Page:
“My passion for the game and my passion for photography is what’s driven me to ensure that I maximize every opportunity I’m given to shoot.”
After 40 years as a hockey photographer, Bruce Bennett has some impressive stats: He has shot 35 Stanley Cup deciding games, 26 All-Star games, 180 Olympic games, and earlier this year he shot his 5,000th hockey game. Bennett’s new book, Hockey’s Greatest Photos: The Bruce Bennett Collection, is a visual diary of those 5,000 games, paying tribute to some of the most significant moments in hockey history.
S&T: Wayne Gretzky and Martin Brodeur, two of hockey’s greatest players of all time, wrote the forward to your book. How did this come about and what is your relationship with them like?
BB: Gretzky and I crossed paths throughout the years and I became very friendly with his business manager, Mike Barnett. Every year I go out to photograph Gretzky’s fantasy camp, and have maintained a great professional relationship with him. He’s just a genuinely wonderful human being. I had Barnett ask him if he would write the forward and Gretzky’s reply was, “Anything Bruce wants, I’m up for.” That felt really good to hear.
For Martin Brodeur, I was actually friendly with his father, Denny, who was a photographer for the Montreal Canadiens. When I asked Martin to write the forward, I think he was thrilled. He provided a very interesting perspective because he could bring in all the experiences of watching his father.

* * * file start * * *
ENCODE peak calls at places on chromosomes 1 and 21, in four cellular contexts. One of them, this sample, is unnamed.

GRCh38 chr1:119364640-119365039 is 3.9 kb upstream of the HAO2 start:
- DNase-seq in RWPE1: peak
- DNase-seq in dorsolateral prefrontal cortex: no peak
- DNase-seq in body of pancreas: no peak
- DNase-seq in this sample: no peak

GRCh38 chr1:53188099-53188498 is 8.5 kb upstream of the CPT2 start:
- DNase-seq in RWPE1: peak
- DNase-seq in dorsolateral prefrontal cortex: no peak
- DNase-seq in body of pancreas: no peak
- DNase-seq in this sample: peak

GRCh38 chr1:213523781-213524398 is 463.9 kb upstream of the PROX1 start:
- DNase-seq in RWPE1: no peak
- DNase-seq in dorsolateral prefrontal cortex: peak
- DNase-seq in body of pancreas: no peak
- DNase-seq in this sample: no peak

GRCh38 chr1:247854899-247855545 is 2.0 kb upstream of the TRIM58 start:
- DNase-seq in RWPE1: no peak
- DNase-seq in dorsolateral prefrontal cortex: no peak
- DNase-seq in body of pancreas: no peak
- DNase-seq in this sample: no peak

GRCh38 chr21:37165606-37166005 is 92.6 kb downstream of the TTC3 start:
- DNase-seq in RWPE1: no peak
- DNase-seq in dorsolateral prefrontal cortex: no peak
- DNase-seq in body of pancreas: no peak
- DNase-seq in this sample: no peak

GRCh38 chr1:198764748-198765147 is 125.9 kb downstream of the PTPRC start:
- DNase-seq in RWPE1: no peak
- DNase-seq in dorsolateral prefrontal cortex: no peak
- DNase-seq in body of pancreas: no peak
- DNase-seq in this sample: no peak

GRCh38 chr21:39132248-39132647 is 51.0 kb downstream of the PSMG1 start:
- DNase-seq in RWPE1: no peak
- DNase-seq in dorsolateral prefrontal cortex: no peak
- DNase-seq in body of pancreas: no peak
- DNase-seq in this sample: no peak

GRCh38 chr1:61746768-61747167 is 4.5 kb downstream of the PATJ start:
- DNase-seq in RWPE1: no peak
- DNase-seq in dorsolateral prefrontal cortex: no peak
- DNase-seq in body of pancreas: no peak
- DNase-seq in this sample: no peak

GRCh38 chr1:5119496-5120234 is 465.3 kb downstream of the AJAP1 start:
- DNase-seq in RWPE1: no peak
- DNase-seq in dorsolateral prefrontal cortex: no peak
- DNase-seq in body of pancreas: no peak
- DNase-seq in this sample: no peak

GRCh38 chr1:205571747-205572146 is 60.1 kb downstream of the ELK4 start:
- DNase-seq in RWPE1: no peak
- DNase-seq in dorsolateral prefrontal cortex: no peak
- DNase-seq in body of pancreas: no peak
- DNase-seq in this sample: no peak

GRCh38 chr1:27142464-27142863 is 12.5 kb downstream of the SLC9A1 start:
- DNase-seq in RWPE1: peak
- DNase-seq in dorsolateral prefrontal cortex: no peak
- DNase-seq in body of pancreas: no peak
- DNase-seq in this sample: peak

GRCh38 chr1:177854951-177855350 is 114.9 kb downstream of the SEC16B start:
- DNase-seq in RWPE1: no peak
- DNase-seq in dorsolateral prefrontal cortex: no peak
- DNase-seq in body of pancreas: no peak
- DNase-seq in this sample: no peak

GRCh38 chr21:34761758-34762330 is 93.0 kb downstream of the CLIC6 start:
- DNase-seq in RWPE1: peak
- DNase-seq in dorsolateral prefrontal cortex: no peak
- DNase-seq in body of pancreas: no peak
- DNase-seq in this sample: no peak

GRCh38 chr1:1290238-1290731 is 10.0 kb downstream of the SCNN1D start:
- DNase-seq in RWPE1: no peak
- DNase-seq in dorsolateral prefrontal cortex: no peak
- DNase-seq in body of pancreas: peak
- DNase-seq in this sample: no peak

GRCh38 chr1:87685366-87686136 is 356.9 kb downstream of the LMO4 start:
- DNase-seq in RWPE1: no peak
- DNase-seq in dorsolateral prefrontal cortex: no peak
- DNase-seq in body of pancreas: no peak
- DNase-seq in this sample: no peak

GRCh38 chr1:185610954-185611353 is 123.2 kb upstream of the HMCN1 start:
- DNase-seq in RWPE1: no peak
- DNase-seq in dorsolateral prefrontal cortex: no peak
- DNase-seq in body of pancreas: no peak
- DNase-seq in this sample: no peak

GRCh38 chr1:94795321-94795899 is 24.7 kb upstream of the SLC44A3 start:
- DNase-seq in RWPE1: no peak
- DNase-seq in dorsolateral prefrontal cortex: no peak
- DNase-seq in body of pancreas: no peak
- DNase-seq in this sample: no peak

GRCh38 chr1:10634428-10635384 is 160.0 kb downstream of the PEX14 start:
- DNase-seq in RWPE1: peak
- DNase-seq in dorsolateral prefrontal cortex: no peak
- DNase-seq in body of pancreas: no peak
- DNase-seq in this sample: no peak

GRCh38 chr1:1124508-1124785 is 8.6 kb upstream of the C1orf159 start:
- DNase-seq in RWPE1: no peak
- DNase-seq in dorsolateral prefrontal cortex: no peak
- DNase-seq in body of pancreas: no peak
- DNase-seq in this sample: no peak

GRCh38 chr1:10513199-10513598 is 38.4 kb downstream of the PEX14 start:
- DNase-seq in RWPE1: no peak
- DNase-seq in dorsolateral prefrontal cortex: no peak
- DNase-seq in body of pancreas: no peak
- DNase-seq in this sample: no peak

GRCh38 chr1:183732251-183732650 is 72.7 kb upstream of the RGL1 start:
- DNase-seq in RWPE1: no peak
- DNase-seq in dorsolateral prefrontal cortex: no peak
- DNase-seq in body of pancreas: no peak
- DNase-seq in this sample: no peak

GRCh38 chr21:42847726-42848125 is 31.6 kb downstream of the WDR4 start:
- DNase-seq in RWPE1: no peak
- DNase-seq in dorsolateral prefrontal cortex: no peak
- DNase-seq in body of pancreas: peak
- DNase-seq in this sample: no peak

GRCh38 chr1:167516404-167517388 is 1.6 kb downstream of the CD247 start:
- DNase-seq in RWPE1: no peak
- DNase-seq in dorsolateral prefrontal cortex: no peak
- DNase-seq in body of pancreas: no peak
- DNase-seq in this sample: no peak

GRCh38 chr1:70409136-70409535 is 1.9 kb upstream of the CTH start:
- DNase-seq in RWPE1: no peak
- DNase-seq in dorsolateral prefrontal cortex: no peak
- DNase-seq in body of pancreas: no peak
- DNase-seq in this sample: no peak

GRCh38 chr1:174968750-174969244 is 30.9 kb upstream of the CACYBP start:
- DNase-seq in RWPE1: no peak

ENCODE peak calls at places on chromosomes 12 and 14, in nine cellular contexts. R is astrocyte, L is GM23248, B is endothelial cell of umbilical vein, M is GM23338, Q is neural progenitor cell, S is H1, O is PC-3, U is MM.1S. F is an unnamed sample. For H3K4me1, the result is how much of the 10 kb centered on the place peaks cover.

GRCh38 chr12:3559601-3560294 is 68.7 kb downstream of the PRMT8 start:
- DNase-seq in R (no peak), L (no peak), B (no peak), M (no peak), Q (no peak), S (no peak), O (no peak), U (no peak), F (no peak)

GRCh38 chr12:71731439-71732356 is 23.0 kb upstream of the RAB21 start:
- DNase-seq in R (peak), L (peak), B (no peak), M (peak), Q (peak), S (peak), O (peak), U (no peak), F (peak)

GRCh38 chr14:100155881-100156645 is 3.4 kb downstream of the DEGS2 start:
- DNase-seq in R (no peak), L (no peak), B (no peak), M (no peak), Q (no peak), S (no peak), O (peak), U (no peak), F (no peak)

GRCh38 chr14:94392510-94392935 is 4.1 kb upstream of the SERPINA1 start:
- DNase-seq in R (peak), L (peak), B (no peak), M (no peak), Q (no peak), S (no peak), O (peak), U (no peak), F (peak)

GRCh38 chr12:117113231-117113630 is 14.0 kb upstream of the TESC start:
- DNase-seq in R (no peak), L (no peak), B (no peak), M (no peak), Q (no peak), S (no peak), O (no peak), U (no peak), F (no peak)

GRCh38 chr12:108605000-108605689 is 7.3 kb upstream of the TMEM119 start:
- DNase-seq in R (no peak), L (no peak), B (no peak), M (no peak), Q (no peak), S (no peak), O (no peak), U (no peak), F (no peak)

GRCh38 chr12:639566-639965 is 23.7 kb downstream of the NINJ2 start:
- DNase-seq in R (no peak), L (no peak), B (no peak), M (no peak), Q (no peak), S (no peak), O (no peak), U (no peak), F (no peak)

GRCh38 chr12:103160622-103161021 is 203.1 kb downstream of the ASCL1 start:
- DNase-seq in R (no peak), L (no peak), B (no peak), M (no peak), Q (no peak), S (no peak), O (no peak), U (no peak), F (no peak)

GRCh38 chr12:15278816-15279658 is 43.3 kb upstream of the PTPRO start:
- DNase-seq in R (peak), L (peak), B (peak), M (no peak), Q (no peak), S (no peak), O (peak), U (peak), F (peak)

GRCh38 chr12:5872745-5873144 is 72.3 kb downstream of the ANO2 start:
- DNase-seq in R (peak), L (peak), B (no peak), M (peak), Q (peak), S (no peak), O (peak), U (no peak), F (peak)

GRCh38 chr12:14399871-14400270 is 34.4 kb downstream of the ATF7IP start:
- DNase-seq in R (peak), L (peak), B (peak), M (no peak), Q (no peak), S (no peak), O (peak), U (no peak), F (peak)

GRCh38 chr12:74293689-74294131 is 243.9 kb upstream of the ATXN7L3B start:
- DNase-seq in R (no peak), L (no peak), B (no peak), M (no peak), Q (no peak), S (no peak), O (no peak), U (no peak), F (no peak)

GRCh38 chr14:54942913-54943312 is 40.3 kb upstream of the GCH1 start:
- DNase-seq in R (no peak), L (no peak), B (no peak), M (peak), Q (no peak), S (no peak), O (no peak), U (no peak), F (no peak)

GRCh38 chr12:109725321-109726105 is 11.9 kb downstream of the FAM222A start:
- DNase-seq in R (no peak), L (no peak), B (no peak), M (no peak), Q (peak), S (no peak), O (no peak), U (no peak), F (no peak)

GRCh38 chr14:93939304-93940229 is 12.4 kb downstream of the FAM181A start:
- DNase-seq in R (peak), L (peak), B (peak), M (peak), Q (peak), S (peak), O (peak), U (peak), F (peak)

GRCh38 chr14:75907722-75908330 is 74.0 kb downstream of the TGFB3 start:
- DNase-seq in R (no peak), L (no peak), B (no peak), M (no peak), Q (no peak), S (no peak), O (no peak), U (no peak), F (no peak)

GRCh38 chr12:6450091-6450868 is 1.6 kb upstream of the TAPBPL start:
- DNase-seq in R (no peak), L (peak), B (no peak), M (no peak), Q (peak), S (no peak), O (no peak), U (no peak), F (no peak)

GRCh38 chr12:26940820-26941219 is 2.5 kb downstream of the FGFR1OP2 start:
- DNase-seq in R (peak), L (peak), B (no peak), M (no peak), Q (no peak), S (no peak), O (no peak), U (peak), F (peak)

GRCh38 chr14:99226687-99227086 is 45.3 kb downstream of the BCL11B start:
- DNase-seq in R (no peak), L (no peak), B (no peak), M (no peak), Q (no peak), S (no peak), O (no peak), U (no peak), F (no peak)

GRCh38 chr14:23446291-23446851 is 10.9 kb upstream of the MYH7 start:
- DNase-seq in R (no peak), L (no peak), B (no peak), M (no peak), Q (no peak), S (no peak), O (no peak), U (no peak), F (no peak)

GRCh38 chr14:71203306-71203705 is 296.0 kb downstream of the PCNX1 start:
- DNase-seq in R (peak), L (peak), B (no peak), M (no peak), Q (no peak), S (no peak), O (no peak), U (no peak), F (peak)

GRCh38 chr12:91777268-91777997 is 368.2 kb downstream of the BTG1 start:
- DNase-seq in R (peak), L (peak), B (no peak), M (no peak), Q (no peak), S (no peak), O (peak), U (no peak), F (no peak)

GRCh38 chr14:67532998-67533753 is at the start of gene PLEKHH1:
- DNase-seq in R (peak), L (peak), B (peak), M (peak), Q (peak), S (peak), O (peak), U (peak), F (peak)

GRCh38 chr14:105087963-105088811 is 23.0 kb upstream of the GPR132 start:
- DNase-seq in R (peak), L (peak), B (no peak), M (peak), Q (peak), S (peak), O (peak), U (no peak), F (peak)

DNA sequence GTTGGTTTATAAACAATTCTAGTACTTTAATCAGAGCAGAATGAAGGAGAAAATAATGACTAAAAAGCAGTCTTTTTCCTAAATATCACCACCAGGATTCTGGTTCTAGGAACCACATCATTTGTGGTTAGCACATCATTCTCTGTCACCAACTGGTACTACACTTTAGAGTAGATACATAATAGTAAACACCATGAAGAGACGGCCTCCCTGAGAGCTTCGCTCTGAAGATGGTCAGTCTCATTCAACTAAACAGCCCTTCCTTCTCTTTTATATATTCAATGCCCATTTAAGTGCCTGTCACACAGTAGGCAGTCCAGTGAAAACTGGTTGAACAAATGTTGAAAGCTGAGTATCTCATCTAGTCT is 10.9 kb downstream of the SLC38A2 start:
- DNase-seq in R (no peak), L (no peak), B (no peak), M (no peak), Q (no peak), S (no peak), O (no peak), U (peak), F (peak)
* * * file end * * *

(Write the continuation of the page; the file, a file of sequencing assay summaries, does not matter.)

S&T: Are there any images you are particularly proud of?
BB: One of my favorite photos is of Bobby Nystrom celebrating after scoring the winning goal for the New York Islanders in 1980. I was brought up on Long Island so it was difficult for me to separate my personal feelings from the moment, but I was able to do it, and got a great black–and-white shot.
S&T: There are a lot of limitations in shooting a hockey game. What is your strategy for getting a great shot?
BB: Knowledge and experience are key. Over time, you start to know what moves certain players will make and where to position yourself so you lessen the chance of failure. For example, I know when Ovechkin scores, he turns around and skates in the other direction with his hand up.
You’re going to miss a certain percentage of shots, but to miss something when it’s right in front of you, there’s no excuse other than you weren’t on your game. If you’re not doing your best then someone will beat you to an image, and nothing hurts more. Well, maybe getting hit in the head with a puck hurts more. I can attest to that.
S&T: After 40 years, how do you keep yourself interested and your images fresh?
BB: Over the last couple of years, I’ve tried things like infrared photography and in-camera multiple exposures. I’ve also experimented with putting the camera in unique places like in the scoreboard and from above the hockey net. When the teams allow you to be creative and produce great imagery, that brings you back game after game and lights a fire under you to keep producing new material and do something different.
S&T: You’ve already accomplished so much in your career. Is there anything else you would like to achieve?
BB: The 5,000 games I already shot included NHL regular season, preseason, international games, Olympic Games and World championships, so the next thing would be to shoot 5,000 NHL games. Rule number one: you always need a target, whether it’s professionally or personally. You always need a target or you lose your focus.
See more of the amazing moments captured throughout Bruce Bennett’s career in Hockey’s Greatest Photos: The Bruce Bennett Collection, available now.